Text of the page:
St. Paul's Episcopal Cathedral, located at 139 Pearl Street, is a recognizable landmark of downtown Buffalo. Completed in 1873, St. Paul's is situated on a triangular lot bounded by Church, Pearl, Main and Erie Streets, also bordering Cathedral Park. The original building on the site was the first permanent church edifice in Buffalo. In 1819 the Holland Land Company gave St. Paul's Church in buffalo the first site in the village for religious purposes. Incorporated February 10, 1817, St. Paul's celebrated its 175th anniversary in 1992.
In 1848, vestrymen of St. Paul's in Buffalo formed a building committee to build a new stone church. Being familiar with architect Richard Upjohn’s work through his recently completed Trinity Church in New York City, they desired no other architect for the job and engaged Upjohn for the commission. The construction of St. Paul's began shortly after in 1849 and once completed, Upjohn declared the building his finest work yet.
Built of Medina sandstone, the church follows the Early English parish church Gothic of the 13th century. In 1866 it was chosen as the Episcopal Cathedral for the Diocese of Western New York, a role it fulfills today as a very active ministry to the community. In 1888 shortly after Upjohn's death, there was a gas explosion in the Church and the entire structure was nearly lost. Luckily the hearty sandstone withstood the fire and Robert Gibson soon led the repair initiative. An equally admired architect to Upjohn, Gibson retained most of the original design inside and out. The only changes made to Upjohn's original design was stone structural reinforcements replacing the original wood.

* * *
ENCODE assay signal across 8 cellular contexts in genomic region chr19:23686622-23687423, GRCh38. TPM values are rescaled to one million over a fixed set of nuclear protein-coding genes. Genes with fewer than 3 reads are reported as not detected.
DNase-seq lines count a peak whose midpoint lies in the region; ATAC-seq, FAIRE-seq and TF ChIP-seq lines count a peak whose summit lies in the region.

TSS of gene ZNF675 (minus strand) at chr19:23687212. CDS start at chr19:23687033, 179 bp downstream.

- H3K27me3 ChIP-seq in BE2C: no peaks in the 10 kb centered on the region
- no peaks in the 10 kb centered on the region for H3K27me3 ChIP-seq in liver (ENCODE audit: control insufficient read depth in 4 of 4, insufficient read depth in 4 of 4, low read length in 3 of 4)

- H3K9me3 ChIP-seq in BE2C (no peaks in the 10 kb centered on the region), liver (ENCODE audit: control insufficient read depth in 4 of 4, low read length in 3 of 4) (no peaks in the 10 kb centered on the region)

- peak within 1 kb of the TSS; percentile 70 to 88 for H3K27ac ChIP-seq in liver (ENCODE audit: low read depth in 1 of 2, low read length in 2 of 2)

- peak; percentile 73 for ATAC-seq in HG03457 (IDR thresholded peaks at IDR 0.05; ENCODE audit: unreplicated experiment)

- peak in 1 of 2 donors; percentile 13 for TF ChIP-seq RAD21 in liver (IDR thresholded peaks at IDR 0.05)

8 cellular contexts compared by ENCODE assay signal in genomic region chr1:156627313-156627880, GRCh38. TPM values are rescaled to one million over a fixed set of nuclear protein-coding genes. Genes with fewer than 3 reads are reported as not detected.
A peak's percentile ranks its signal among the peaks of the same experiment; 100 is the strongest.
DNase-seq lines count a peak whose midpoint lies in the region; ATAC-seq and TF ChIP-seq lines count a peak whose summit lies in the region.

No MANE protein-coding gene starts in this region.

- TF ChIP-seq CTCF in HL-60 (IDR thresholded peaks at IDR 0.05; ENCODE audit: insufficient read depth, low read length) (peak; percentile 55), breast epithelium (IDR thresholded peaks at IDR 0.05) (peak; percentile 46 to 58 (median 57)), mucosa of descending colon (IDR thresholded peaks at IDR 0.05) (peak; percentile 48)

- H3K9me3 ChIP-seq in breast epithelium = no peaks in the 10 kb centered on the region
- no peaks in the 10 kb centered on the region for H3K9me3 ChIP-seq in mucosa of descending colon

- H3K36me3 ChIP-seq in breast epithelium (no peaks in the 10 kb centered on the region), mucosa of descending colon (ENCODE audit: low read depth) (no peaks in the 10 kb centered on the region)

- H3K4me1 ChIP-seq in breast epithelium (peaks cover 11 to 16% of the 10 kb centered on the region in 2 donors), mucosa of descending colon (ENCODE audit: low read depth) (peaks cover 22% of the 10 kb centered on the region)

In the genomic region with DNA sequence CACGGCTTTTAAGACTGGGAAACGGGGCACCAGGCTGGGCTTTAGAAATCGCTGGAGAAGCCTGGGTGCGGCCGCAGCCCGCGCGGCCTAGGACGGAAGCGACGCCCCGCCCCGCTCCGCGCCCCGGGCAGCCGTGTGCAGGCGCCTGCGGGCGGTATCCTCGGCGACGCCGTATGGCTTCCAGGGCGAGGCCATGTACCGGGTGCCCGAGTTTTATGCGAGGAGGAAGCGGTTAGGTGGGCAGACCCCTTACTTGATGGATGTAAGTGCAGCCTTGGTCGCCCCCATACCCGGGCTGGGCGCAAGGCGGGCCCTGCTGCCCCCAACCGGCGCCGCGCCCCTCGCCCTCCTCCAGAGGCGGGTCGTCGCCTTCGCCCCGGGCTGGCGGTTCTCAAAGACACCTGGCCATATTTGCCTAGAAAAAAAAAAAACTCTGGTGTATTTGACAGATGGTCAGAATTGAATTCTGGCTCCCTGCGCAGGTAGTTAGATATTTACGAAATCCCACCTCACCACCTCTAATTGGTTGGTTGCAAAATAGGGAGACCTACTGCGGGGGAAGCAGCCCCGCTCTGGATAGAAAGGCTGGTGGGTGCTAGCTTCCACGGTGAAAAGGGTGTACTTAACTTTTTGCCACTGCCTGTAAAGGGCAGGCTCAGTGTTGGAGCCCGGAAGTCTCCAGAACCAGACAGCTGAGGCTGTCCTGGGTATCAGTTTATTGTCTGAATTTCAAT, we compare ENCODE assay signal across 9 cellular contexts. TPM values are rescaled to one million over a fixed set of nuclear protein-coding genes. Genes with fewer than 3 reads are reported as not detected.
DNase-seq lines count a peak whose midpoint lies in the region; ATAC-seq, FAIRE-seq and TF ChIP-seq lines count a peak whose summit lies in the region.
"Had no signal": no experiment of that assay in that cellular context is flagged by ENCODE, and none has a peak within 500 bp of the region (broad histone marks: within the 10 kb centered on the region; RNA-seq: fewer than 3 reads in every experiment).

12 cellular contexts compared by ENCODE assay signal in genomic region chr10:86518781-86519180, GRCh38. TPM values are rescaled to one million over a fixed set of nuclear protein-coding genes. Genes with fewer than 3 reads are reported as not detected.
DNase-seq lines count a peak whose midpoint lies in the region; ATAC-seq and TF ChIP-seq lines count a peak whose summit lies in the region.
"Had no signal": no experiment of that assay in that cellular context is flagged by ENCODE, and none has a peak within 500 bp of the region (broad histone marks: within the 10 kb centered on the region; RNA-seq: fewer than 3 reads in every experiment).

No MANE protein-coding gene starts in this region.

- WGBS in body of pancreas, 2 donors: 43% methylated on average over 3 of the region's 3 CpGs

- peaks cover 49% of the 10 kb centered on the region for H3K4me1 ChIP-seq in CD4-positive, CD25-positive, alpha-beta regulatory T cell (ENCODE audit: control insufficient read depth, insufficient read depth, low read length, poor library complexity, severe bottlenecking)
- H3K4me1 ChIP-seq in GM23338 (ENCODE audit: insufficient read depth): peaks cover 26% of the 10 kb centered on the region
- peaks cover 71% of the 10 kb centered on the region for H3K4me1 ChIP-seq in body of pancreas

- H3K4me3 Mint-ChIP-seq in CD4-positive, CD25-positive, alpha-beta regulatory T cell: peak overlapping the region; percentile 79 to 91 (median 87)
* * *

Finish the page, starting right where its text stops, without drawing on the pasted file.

Thanks to Gibson's sensitivity, St. Paul's, erected in the style of the 13th century and rebuilt in the style of the 14th century, remains Buffalo's finest church of the 19th century. St. Paul's was placed on the National Register of Historic Places in 1973.